Afghanistan: Taliban Think Smaller and Make Nicer


March 13, 2007: Despite efforts to keep it quiet, information about NATO and American raids across the border into Pakistan are getting out. The raids have captured some Taliban leaders, who were staying in Pakistani villages close to the border. These actions are forcing the Taliban to move their forward bases (for controlling the movement of gunmen across the border into and out of Afghanistan) deeper into Pakistan, and that makes it more difficult to move men and supplies into Afghanistan. Compared to last year, the Taliban are having a harder time moving men and munitions across the border. The Taliban are also bringing more cash with them, as villagers are less eager to just give Taliban fighters food and hospitality (that is, not promptly calling the cops). So "gifts" of cash are more frequently used to buy some support in the villages. The Taliban are operating in smaller groups (under a hundred men), to make them less likely to be spotted from the air.

March 12, 2007: The U.S. is sending another 3,500 troops to Afghanistan, raising the total to 27,000. The U.S. believes that it can deal the weakened Taliban a fatal blow this year, if there are enough American and NATO troops there to do it.

March 11, 2007: The number of Taliban ambushes, and encounters with security forces, is increasing. There are about twenty casualties a day, half of them Taliban.

March 10, 2007: In the last few days, the Taliban have kidnapped three foreigners (an Italian and two Germans) and demanded that NATO forces leave within the week, or the hostages will be killed. The Taliban continue to attack border posts, trying to intimidate the border guards into pulling back, and making it easier for the Taliban to get through using the roads. One such clash today left eight border guards and five Taliban dead.

March 9, 2007: The Taliban attempted to kill a pro-government tribal chief, but only wounded him with a roadside bomb. The Taliban have been using these bombs more frequently, but with much less success, than other Islamic terrorists in Iraq. Bandits are also using roadside bombs, making it easier to rob people (after the bomb goes off).

March 8, 2007: Taliban and drug gang forces in Helmand province have joined forces to keep government police and troops out. Most of the heroin produced in the country comes from Helmand. Meanwhile, Gulbuddin Hekmatyar, the most Islamic of the warlords that fought in the Afghan civil war of the early 1990s, and later joined the Taliban after Iraq was invaded, has offered to switch sides and ally himself with the government. Hekmatyar was never very cozy with the Taliban, considering them puppets of the Pakistani military intelligence. Hekmatyars forces mainly operate in eastern Afghanistan, from bases in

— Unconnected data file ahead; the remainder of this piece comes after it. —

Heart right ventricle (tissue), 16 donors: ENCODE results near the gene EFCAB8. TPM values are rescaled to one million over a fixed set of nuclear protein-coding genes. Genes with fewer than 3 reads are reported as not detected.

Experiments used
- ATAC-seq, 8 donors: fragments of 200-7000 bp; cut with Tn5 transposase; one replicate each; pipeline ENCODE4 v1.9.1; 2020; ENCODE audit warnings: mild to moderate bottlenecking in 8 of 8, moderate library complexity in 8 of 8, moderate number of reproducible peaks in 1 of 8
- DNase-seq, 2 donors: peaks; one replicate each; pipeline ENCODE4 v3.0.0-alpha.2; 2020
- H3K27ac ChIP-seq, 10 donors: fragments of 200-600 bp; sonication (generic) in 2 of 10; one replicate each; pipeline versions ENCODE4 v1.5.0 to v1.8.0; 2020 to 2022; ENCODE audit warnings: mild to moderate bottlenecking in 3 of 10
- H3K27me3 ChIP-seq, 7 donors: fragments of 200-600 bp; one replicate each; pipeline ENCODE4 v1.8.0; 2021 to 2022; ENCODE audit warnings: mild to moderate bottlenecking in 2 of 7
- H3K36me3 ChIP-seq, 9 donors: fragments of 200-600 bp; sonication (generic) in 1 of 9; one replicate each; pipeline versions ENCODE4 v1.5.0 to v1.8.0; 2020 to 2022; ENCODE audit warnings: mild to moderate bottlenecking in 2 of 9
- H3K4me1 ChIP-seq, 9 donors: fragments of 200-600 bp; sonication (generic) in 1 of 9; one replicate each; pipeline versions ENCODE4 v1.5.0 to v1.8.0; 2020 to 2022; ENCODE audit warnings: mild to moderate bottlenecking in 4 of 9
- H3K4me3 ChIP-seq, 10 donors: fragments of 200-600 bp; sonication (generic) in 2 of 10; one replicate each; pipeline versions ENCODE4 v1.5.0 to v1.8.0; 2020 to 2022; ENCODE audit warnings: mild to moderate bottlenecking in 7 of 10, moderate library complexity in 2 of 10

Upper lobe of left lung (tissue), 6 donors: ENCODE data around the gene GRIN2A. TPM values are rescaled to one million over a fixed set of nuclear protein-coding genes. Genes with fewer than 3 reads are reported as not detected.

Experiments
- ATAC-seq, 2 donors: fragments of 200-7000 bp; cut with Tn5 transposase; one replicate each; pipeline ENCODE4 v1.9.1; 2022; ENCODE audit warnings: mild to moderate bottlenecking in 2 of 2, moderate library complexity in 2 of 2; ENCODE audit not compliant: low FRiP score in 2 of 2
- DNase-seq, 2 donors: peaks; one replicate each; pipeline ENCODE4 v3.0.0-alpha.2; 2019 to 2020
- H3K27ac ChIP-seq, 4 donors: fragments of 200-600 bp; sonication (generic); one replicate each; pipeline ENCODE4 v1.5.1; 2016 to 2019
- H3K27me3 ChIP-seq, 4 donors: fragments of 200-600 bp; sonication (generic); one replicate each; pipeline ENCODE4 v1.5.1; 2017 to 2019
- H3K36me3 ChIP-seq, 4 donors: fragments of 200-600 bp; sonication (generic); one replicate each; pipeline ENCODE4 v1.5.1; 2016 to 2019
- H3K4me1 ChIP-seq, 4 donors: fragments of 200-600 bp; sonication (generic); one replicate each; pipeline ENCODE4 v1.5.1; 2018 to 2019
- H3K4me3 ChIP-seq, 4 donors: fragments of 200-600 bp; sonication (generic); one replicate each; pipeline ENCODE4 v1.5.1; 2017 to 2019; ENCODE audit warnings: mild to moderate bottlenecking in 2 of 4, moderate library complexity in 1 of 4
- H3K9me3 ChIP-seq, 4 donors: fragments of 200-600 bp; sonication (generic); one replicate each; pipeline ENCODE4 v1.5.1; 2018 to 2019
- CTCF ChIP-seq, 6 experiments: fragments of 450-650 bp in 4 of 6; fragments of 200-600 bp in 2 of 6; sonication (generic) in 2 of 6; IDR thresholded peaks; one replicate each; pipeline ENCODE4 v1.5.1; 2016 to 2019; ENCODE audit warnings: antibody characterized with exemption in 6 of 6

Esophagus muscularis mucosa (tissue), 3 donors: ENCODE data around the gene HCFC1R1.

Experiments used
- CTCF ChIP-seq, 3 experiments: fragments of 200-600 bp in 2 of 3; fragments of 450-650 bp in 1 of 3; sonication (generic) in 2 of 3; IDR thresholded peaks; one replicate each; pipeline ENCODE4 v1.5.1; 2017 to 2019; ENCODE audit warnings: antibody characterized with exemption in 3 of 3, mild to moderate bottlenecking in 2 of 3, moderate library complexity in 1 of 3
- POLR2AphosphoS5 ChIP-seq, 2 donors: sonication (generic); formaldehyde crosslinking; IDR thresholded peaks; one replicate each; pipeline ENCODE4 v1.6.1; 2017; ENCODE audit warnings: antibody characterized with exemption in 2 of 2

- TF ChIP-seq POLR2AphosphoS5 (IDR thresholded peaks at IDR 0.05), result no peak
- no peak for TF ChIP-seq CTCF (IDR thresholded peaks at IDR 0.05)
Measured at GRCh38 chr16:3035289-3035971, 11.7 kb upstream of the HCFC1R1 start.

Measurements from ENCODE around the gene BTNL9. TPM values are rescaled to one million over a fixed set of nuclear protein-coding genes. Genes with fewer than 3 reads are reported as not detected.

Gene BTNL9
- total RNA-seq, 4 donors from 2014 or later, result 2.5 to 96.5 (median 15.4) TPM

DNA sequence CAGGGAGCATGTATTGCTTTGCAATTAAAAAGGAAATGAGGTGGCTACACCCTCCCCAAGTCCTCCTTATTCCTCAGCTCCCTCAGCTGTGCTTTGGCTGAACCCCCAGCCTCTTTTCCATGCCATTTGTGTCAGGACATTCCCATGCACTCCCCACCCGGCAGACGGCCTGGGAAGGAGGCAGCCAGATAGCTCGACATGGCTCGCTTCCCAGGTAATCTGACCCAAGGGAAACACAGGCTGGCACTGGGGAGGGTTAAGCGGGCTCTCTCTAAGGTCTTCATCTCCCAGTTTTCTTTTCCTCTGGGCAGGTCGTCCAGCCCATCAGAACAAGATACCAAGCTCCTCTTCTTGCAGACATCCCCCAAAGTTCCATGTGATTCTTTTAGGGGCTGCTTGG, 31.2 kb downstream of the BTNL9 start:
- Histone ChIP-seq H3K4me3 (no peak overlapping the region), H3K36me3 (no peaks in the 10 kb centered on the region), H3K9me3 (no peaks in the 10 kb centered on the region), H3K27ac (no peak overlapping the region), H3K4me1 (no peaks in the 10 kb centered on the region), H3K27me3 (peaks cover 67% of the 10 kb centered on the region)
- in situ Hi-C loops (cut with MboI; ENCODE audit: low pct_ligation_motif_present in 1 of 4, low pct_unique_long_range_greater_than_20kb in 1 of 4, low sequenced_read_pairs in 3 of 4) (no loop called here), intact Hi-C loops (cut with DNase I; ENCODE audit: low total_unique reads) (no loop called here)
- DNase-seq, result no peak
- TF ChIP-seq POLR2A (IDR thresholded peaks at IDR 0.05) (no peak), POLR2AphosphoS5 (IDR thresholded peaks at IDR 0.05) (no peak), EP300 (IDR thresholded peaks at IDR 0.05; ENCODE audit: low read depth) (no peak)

Pakistan. Hekmatyar makes this peace offer periodically, but cannot be trusted to follow through.

March 7, 2007: A senior Taliban leader was caught at a checkpoint near Kandahar, trying to avoid detection by dressing as a woman. Elsewhere in the area, NATO troops uncovered Taliban weapons caches, with the help of tips from locals. In eastern Afghanistan, a Taliban bomb maker was arrested.


Article Archive

Afghanistan: Current 2022 2021 2020 2019 2018 2017 2016 2015 2014 2013 2012 2011 2010 2009 2008 2007 2006 2005 2004 2003 2002 2001 2000 1999 



Help Keep Us Soaring

We need your help! Our subscription base has slowly been dwindling. We need your help in reversing that trend. We would like to add 20 new subscribers this month.

Each month we count on your subscriptions or contributions. You can support us in the following ways:

  1. Make sure you spread the word about us. Two ways to do that are to like us on Facebook and follow us on Twitter.
  2. Subscribe to our daily newsletter. We’ll send the news to your email box, and you don’t have to come to the site unless you want to read columns or see photos.
  3. You can contribute to the health of StrategyPage. A contribution is not a donation that you can deduct at tax time, but a form of crowdfunding. We store none of your information when you contribute..
Subscribe   Contribute   Close